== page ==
Fun + Functional Ceramics: John Newdigate + west elm
Inspired by nature — sea life especially — South African ceramicist John Newdigate collaborated on a two collections with west elm. We asked John to share some background into his inspiration, process and technique…
What inspires you?
I’m inspired by forms, patterns and colours found in the natural environment, where everything works automatically: colours cannot clash, forms derived purely for their function are always beautiful, never clumsy or wasteful, stunningly complex patterns derived from simple elements.
How would you describe your work?
My aim is to make functional ceramics wares that enrich the experience of every day life as well as special occasions, when friends and family spend time together to share a meal. My first consideration is the form — it has to suit its purpose and appear to be light and refined, while in fact being robust enough to handle the rough-and-tumble of everyday life. These two seemingly opposite aims can overlap, within reason, if one considers both when designing. The challenge is to think up original, functional, unpretentious but fun wares that will give many years of pleasure to the user. I respect tradition, without being bound to it.
Tell us a little bit about where you work + your process.
My studio overlooks a tree-filled garden, which has a small stream running through it. The garden is planned out to make space for nature’s visitors, which are my inspiration, so at any time I can look up and see something unexpected and beautiful.
Who are your favorite artists and designers?
David Hockney, for his fresh, honest interpretation of the world around him, his visual wit which can be amusing and serious at once. His work is just as relevant today as it was when painted decades ago.
Lucie Rie, for her complex simplicity, her ability to create a feeling of lift and power from a simple small bowl. She steadfastly stayed true to her vision, disregarding the ceramic power-brokers of the day, eventually earning their recognition and respect.
What’s your approach to decorating?
When using literal imagery, I try to show an aspect of what I depicting that may not have been noticed before, something that only the I (and then the viewer) know about. This creates a subtle communication between maker and viewer, one that makes using my work feel personal and the user special. My abstract designs do not intend to portray an emotion or concept, rather to set up colours, lines and forms that interact with one another. This interplay creates visual entertainment, not only beautiful when on display, but also a stage for the contents to perform on.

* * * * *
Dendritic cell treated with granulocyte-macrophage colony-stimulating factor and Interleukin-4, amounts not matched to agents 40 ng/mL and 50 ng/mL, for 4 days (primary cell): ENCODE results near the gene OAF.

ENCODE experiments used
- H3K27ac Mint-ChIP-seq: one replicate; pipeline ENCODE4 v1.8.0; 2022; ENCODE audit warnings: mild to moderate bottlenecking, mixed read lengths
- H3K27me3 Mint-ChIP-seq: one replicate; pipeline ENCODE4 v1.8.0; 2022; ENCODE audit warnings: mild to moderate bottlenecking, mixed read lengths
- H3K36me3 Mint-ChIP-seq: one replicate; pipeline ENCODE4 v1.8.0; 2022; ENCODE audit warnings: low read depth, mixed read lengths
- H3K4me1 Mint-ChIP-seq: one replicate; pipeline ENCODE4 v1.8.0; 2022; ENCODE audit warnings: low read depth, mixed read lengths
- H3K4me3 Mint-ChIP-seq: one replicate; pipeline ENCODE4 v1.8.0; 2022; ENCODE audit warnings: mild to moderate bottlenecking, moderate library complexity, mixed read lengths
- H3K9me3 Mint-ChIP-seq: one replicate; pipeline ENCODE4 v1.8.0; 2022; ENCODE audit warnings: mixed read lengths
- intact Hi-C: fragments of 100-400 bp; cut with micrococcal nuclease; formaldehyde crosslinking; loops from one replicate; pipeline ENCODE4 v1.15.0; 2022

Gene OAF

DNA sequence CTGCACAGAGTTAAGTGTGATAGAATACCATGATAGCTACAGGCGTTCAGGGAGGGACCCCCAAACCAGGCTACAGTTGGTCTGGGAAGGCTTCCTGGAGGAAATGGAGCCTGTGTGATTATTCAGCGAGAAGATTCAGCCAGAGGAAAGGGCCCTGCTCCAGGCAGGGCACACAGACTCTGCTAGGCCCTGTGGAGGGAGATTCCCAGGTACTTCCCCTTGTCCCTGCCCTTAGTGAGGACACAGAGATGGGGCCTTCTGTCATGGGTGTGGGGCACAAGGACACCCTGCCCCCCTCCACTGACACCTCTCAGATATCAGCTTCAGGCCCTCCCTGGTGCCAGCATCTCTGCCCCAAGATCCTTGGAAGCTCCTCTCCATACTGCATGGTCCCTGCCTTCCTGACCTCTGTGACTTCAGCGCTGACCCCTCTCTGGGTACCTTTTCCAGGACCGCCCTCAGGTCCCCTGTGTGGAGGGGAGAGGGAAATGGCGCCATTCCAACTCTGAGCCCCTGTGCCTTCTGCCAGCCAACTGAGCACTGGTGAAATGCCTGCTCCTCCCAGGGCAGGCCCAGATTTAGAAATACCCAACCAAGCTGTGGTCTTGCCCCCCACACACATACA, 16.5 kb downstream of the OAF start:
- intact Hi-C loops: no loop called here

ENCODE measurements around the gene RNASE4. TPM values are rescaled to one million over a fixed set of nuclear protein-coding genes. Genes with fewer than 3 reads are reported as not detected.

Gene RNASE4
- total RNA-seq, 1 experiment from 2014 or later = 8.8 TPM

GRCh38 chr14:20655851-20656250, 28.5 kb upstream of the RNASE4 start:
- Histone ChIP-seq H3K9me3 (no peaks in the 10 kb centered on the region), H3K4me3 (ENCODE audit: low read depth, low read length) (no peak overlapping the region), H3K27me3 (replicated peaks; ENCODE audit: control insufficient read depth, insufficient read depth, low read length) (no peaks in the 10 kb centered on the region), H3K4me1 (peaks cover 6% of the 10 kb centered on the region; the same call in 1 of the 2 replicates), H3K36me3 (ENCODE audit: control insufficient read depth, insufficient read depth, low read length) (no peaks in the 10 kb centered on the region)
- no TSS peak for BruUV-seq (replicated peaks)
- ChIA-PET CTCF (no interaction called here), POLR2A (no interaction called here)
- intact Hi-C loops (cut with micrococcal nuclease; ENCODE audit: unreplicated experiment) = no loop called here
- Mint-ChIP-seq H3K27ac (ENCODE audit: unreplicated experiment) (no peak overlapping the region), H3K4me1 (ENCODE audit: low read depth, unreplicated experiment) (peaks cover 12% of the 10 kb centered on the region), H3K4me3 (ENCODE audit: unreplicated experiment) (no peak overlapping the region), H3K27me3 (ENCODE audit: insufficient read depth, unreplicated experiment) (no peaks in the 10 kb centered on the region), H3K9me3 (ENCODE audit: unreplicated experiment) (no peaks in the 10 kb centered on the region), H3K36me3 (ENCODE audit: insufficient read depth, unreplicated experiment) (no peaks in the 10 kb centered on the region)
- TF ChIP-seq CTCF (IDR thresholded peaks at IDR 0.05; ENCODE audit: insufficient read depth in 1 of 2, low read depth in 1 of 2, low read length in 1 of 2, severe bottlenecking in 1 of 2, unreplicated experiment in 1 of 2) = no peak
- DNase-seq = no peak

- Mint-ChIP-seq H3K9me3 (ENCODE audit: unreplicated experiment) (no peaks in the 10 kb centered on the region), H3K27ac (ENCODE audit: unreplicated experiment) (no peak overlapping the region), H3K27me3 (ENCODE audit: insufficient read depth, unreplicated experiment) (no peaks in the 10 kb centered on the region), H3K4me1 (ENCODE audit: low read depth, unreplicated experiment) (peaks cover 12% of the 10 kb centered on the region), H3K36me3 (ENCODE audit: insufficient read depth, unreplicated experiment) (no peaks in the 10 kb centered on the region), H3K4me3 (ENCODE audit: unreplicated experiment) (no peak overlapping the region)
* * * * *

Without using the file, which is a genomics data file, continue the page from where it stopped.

Tell us about your collection for west elm. How did it come together?
Some years ago I lived in a very wild and isolated region, and would spend some days fishing in the river nearby, to save a long drive into town to buy supplies. One day I came home with a catch of five fish and put them into a bowl in preparation for supper. I noticed that they looked beautiful, regardless of how they were arranged, and so started carving and painting bowls with fish depicted in random configurations. I wanted to contain the feeling of that day, the satisfaction of catching and providing a delicious meal for others, and to highlight the difference between this sort of fishing and the kind where a huge fish is hauled onto a gantry and photographed. Now every meal eaten from one of these bowls is imbued with the spirit of that day, even though I am no longer able to catch the contents!
The ‘blue spaghetti’ range was inspired by an idea to create a set of bowls whose design was not restrained by the edge of the bowl, but had broken free and could romp from one bowl to the next, in fact across the entire table, touching on anything it happened to encounter along the way. This has the wonderful and unexpected bonus of creating a new, unique design each time the plates are put out for use, as well as when put back into display shelves afterwards.
Other than west elm, where can we find your work?
I supply a few specialist ceramic galleries in Cape Town, Durban and Johannesburg, and have supplied Conran Shops in London and Paris. My work is in the South African Cultural History Museum’s permanent collection.
Images: Henrique Wilding
SHOP JOHN NEWDIGATE AT WEST ELM